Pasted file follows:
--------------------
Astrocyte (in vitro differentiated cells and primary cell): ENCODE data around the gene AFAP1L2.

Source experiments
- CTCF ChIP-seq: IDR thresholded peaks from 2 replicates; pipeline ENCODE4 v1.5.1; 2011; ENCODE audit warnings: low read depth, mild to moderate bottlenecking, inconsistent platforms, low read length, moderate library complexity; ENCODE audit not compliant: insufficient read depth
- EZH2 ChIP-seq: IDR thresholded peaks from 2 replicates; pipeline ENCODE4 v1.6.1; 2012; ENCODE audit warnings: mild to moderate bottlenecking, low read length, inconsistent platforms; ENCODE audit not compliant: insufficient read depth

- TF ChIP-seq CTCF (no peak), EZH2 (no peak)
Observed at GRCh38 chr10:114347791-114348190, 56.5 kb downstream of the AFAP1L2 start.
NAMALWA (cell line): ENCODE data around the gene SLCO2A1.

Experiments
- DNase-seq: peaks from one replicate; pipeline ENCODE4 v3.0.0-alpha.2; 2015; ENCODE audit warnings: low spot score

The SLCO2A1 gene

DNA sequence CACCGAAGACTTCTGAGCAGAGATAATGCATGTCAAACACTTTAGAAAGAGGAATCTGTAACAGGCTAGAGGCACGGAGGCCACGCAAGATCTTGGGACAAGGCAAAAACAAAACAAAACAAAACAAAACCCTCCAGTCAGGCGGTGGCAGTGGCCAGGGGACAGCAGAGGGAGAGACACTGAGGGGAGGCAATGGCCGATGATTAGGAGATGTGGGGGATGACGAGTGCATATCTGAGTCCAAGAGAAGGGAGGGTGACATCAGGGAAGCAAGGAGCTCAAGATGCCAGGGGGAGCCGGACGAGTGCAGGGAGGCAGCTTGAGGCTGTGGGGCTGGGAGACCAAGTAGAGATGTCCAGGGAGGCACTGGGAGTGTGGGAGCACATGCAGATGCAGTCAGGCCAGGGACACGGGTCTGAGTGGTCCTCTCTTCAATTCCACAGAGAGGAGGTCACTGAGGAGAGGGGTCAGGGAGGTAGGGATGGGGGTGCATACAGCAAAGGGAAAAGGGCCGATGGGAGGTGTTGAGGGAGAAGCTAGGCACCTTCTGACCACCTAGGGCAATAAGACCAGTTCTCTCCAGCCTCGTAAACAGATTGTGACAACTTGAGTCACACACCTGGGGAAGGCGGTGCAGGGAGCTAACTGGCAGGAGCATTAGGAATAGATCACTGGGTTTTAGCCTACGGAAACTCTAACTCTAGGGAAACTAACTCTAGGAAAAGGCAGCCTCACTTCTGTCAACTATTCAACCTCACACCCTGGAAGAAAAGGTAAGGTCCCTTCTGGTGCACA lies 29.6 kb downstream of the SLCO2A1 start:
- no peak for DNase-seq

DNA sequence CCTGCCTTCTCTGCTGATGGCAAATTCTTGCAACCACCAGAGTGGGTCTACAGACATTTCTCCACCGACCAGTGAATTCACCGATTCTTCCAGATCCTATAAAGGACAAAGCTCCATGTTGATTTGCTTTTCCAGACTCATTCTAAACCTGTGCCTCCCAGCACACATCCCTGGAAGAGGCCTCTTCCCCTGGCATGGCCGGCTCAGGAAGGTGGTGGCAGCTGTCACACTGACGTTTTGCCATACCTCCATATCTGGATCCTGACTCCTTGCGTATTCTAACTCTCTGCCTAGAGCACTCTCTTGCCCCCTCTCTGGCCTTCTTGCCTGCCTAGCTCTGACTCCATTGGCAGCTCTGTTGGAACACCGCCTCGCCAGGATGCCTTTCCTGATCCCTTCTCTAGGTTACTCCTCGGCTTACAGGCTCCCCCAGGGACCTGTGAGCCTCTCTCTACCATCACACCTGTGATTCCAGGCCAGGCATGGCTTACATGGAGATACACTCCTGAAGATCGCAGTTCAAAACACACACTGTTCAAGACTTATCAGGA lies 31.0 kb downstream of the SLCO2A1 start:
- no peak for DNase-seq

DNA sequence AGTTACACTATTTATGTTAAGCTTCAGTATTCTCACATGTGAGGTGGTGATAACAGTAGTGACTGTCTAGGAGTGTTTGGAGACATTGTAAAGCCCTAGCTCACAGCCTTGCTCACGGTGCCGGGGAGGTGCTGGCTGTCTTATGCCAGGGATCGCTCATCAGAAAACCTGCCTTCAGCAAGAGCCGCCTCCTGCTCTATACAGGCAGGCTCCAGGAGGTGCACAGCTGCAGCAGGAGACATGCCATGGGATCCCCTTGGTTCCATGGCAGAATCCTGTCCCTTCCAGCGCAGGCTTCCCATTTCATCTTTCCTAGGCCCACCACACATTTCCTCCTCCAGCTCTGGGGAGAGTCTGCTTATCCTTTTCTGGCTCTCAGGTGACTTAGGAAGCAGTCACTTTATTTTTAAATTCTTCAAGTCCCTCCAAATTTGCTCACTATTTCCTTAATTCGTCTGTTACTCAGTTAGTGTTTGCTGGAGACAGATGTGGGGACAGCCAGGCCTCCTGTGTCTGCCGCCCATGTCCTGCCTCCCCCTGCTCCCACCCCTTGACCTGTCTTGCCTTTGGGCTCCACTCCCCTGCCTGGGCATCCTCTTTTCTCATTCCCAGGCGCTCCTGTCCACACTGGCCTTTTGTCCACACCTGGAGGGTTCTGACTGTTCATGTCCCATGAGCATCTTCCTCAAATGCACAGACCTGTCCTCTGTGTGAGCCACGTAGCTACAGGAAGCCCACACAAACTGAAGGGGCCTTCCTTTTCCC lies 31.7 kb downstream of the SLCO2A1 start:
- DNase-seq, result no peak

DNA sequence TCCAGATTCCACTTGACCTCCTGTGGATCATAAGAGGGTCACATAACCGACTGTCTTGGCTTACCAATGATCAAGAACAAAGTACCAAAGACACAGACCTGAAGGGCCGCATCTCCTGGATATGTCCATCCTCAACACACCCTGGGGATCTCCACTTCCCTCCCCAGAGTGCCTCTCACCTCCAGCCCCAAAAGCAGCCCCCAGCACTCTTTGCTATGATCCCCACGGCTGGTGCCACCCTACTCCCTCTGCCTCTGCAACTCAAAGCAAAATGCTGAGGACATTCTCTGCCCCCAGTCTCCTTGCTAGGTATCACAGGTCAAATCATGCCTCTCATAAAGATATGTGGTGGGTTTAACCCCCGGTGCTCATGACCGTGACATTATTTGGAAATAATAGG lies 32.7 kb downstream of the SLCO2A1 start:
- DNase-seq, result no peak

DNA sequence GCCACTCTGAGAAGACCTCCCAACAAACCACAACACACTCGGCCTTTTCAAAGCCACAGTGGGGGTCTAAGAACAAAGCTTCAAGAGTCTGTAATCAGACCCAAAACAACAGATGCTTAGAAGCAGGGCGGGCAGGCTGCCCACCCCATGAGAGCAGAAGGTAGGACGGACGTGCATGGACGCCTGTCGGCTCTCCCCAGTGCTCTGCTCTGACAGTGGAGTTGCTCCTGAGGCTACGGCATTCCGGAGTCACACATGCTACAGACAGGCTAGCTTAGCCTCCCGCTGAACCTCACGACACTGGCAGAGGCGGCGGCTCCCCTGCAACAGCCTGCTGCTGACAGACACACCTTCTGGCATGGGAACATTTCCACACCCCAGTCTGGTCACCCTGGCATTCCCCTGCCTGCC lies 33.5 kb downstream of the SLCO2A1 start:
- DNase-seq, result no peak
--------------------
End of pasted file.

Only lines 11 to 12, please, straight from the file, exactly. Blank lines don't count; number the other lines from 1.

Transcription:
DNA sequence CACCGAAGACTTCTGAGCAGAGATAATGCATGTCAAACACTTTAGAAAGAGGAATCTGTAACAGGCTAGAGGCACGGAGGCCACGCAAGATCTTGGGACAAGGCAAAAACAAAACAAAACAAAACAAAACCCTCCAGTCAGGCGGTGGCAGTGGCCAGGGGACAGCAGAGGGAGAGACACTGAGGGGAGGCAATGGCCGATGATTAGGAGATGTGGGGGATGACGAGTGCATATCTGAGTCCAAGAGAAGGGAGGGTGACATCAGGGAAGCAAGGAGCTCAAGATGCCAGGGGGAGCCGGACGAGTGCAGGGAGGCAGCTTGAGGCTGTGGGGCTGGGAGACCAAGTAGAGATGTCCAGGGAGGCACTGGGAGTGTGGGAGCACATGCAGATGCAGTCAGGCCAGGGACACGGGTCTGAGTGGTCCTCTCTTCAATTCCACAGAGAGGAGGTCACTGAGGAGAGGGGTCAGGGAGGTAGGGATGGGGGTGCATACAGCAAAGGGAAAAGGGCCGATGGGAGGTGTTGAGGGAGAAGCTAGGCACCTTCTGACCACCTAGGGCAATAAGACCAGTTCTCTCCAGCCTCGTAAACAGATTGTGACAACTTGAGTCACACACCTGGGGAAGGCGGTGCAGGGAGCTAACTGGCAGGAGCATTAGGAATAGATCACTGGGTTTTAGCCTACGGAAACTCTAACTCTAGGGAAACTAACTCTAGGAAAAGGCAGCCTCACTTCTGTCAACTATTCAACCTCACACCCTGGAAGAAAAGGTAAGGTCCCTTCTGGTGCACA lies 29.6 kb downstream of the SLCO2A1 start:
- no peak for DNase-seq